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Estimating Union Wage Effects in Great Britain During 1991-2003

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  • Georgios Marios Chrysanthou

Abstract

Using a dynamic model of unionism and wage determination we find that the unobserved factors that influence union membership also affect wages. The estimates suggest that UK trade unions still play a non-negligible, albeit diminishing, role in wage formation. It appears that the greater impact of unobservables in determining individual union propensity concerning the second period under analysis, versus past unionisation experience, implies that those remaining in unions during (1997-2002) gain most from their sorting decision. The significant contribution of unobserved heterogeneity renders the total union wage differential highly variable across individuals. The endogeneity correction procedure employed yields a discernible pattern of the estimated union wage effect relative to OLS and Fixed effects. This is in line with Robinson (1989a) and Vella and Verbeek (1998) and refutes the pessimistic conclusions reached by Freeman and Medoff (1982) and Lewis (1986) that endogeneity correction methodologies do not contribute to our understanding of the union wage effect puzzle.

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Bibliographic Info

Paper provided by Department of Economics, University of York in its series Discussion Papers with number 08/12.

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Date of creation: May 2008
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Handle: RePEc:yor:yorken:08/12

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Keywords: union status; union wage effects; unobserved heterogeneity; dynamic model of unionism and wage determination;

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  1. Iván Fernández-Val & Frank Vella, 2007. "Bias corrections for two-step fixed effects panel data estimators," CeMMAP working papers CWP04/07, Centre for Microdata Methods and Practice, Institute for Fiscal Studies.
  2. Mark B. Stewart, 2007. "The interrelated dynamics of unemployment and low-wage employment," Journal of Applied Econometrics, John Wiley & Sons, Ltd., vol. 22(3), pages 511-531.
  3. repec:ese:iserwp:2006-16 is not listed on IDEAS
  4. Lorenzo Cappellari & Stephen P. Jenkins, 2006. "Calculation of multivariate normal probabilities by simulation, with applications to maximum simulated likelihood estimation," Stata Journal, StataCorp LP, vol. 6(2), pages 156-189, June.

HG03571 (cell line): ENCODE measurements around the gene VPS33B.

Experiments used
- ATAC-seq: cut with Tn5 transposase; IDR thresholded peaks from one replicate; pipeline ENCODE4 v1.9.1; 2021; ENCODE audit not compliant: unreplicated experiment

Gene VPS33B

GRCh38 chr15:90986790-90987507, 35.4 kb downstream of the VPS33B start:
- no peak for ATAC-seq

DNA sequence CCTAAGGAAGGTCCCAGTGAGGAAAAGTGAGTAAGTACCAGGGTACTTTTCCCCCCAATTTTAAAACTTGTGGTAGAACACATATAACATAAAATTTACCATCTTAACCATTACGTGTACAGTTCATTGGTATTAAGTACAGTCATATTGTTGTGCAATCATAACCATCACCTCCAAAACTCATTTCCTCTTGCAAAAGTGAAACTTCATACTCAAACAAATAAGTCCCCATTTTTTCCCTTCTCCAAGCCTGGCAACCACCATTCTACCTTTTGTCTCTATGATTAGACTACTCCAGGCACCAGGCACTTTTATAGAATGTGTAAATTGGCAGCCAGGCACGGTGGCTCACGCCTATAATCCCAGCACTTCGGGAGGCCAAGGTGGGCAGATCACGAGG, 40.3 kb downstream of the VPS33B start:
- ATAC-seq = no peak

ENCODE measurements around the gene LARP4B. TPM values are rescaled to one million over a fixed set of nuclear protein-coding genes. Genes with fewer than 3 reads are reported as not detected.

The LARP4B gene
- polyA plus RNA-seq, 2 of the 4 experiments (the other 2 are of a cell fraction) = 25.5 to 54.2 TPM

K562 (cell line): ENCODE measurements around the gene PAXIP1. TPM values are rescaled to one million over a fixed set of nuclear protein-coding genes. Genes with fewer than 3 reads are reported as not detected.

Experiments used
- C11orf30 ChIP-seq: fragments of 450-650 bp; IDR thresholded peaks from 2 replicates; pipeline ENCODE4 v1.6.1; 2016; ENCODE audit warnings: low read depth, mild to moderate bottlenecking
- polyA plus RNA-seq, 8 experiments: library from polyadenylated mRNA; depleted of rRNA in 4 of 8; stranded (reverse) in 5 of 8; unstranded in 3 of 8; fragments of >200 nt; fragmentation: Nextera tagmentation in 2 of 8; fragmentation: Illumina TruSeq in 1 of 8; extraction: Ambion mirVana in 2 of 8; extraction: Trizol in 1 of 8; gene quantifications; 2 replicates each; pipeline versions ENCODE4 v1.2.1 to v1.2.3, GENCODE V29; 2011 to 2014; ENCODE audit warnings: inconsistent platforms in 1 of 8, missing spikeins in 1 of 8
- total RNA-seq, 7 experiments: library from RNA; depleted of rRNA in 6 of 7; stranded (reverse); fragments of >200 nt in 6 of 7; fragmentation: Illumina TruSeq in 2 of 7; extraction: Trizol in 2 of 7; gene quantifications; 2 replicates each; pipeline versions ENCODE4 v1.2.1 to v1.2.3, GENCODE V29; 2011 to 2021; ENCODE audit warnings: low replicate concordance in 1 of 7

5. Freeman, Richard Barry, 1984. "Longitudinal Analyses of the Effects of Trade Unions," Scholarly Articles 4631951, Harvard University Department of Economics.
  6. Disney, Richard & Gosling, Amanda & Machin, Stephen, 1996. "What Has Happened to Union Recognition in Britain?," Economica, London School of Economics and Political Science, vol. 63(249), pages 1-18, February.
  7. Swaffield, Joanna K, 2001. " Does Measurement Error Bias Fixed-Effects Estimates of the Union Wage Effect?," Oxford Bulletin of Economics and Statistics, Department of Economics, University of Oxford, vol. 63(4), pages 437-57, September.
  8. Duncan, Gregory M & Leigh, Duane E, 1985. "The Endogeneity of Union Status: An Empirical Test," Journal of Labor Economics, University of Chicago Press, vol. 3(3), pages 385-402, July.
  9. John M. Abowd & Henry S. Farber, 1982. "Job queues and the union status of workers," Industrial and Labor Relations Review, ILR Review, Cornell University, ILR School, vol. 35(3), pages 354-367, April.
  10. Topel, Robert H & Ward, Michael P, 1992. "Job Mobility and the Careers of Young Men," The Quarterly Journal of Economics, MIT Press, vol. 107(2), pages 439-79, May.
  11. Arellano, M. & Bover, O. & Labeaga, J.M., 1997. "Autoregressive Models with Sample Selectivity for Panel Data," Papers 9706, Centro de Estudios Monetarios Y Financieros-.
  12. William W. Gould & Jeffrey Pitblado & Brian Poi, 2010. "Maximum Likelihood Estimation with Stata," Stata Press books, StataCorp LP, edition 4, number ml4, March.
  13. Cameron,A. Colin & Trivedi,Pravin K., 2005. "Microeconometrics," Cambridge Books, Cambridge University Press, number 9780521848053.
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Cited by:
  1. Óscar Landerretche & Nicolás Lillo & Esteban Puentes, 2011. "The Union Effect on Wages in Chile: A Two-Stage Approach Using Panel Data," Working Papers wp332, University of Chile, Department of Economics.

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